Companies resisting overtures through the pursuit of poison pill provisions risk destroying value in the company, while exposing themselves to potential shareholder action.
That is the word from Clive O’Connell, partner at Goldberg Segalla Global, who tells Bermuda:Re that introducing such mechanisms in order to ward off potential suitors can represent a calculated risk.
“By doing so you run the risk of destroying value in the company, exposing yourself to shareholder action and possibly even D&O claims associated with the provision”.
It remains a strong defensive mechanism to maintain the status quo however, one that will give management time to highlight the value of the company’s existing strategic approach, as it looks to sustain its existing position. “The risk is some shareholders might not see it that way.”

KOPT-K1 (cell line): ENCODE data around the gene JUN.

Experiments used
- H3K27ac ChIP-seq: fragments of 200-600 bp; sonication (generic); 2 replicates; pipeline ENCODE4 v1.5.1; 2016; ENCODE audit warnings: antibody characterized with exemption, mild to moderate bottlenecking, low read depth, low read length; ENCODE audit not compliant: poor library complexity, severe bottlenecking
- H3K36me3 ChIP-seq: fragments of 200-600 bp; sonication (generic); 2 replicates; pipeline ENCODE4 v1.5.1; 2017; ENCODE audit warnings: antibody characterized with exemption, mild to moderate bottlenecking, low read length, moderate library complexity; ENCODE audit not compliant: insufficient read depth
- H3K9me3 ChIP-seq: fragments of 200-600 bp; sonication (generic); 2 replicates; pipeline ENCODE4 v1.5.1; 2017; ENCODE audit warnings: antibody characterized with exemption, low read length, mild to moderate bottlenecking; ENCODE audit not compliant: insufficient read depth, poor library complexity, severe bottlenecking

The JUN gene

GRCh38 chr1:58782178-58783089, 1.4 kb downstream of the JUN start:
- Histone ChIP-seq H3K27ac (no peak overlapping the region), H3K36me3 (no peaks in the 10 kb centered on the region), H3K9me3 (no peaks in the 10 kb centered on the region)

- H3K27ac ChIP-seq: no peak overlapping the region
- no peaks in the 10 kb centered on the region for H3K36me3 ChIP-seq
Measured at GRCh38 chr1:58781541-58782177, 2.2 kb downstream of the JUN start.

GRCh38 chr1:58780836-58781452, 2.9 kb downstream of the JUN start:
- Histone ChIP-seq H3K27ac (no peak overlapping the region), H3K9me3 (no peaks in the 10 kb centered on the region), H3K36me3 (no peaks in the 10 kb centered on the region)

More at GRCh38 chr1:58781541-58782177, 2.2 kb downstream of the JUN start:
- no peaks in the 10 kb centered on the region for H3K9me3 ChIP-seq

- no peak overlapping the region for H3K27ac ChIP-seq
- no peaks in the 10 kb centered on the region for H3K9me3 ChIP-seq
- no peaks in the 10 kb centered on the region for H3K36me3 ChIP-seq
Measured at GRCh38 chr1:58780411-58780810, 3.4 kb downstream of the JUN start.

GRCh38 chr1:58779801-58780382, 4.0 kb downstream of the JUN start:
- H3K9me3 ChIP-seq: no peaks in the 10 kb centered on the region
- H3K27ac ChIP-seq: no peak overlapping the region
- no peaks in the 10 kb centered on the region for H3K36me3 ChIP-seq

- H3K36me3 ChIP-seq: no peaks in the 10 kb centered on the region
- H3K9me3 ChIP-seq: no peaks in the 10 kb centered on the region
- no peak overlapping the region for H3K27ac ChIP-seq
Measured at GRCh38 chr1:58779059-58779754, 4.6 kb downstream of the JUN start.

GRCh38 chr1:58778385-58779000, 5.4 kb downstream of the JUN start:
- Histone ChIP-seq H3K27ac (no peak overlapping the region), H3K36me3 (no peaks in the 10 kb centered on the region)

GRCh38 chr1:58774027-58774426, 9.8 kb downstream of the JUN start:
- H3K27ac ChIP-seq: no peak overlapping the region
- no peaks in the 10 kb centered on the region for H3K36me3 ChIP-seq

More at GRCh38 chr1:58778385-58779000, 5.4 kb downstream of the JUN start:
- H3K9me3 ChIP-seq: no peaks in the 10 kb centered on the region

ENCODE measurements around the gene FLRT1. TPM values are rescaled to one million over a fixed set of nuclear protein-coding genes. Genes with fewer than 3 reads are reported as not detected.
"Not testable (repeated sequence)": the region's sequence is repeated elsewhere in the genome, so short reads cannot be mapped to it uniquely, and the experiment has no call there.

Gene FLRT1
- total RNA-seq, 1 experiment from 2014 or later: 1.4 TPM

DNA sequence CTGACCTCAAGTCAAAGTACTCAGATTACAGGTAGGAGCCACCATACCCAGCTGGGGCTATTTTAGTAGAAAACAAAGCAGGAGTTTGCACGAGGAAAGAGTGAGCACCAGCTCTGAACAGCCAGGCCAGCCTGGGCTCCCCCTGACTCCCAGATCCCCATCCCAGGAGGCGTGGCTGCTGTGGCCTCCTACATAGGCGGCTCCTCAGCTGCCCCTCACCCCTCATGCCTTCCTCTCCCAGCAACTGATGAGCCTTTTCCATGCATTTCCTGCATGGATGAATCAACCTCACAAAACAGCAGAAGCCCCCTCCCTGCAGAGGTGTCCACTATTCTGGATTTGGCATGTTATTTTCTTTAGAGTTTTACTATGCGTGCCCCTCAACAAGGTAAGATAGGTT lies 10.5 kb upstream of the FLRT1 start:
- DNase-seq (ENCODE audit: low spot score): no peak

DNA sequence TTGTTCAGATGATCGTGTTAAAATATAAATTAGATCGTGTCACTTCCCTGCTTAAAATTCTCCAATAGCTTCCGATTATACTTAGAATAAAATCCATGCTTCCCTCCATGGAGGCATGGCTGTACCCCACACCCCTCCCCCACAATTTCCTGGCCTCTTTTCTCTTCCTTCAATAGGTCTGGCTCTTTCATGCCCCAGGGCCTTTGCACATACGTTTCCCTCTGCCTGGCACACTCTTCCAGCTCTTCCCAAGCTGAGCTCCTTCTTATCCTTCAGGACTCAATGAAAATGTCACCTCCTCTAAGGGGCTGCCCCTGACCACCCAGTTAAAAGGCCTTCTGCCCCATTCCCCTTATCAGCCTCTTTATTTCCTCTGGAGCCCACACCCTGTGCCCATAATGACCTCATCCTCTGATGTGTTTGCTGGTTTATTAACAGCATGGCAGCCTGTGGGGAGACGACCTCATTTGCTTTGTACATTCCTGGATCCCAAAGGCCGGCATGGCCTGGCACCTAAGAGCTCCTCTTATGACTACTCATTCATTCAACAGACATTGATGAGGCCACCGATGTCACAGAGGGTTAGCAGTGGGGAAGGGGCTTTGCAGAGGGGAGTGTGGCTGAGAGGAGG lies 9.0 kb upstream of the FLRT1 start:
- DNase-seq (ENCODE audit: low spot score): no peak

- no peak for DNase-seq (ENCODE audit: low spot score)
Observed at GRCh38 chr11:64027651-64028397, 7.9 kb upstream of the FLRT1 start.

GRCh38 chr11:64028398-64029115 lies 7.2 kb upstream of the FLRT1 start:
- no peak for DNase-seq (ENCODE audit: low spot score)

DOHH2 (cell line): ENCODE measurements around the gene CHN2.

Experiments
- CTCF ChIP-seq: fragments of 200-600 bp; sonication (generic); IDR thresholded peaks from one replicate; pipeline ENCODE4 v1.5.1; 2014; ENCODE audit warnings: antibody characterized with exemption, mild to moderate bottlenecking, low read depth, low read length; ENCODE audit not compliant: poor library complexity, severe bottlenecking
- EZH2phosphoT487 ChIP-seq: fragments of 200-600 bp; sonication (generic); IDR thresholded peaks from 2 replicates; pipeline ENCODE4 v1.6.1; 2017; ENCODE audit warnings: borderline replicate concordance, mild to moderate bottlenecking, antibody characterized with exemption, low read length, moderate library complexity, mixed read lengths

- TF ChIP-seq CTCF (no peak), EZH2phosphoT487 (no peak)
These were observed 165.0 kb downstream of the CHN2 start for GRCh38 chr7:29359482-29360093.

The more commonly used ‘flip-in poison pill’ allows existing shareholders to buy more shares at a discount, enabling those that support the board to build up their share volume and voting rights, making the acquirers task of acquiring the company that much more difficult, explains O’Connell.
The less common ‘flip-over poison pill’ allows shareholders to buy the merged company’s shares at a discount after a merger, making the deal less attractive to the acquirer.
Poison pill provisions are not universally accepted as a valid means to fend off unwanted overtures and O’Connell says that acquirers on occasion go to court to oblige the company to set aside any poison pill provision.
The potential acquirer can also look to persuade other shareholders that such a provision is not within their best interests, particularly if they can make a case regarding the value of a combined entity.
The potential acquired can respond in its turn “by persuading shareholders not to sell, or seeking a white knight to outbid the aggressive purchaser”, says O’Connell. Others may want to become acquirers themselves.
Goldberg Segalla, M&A, insurance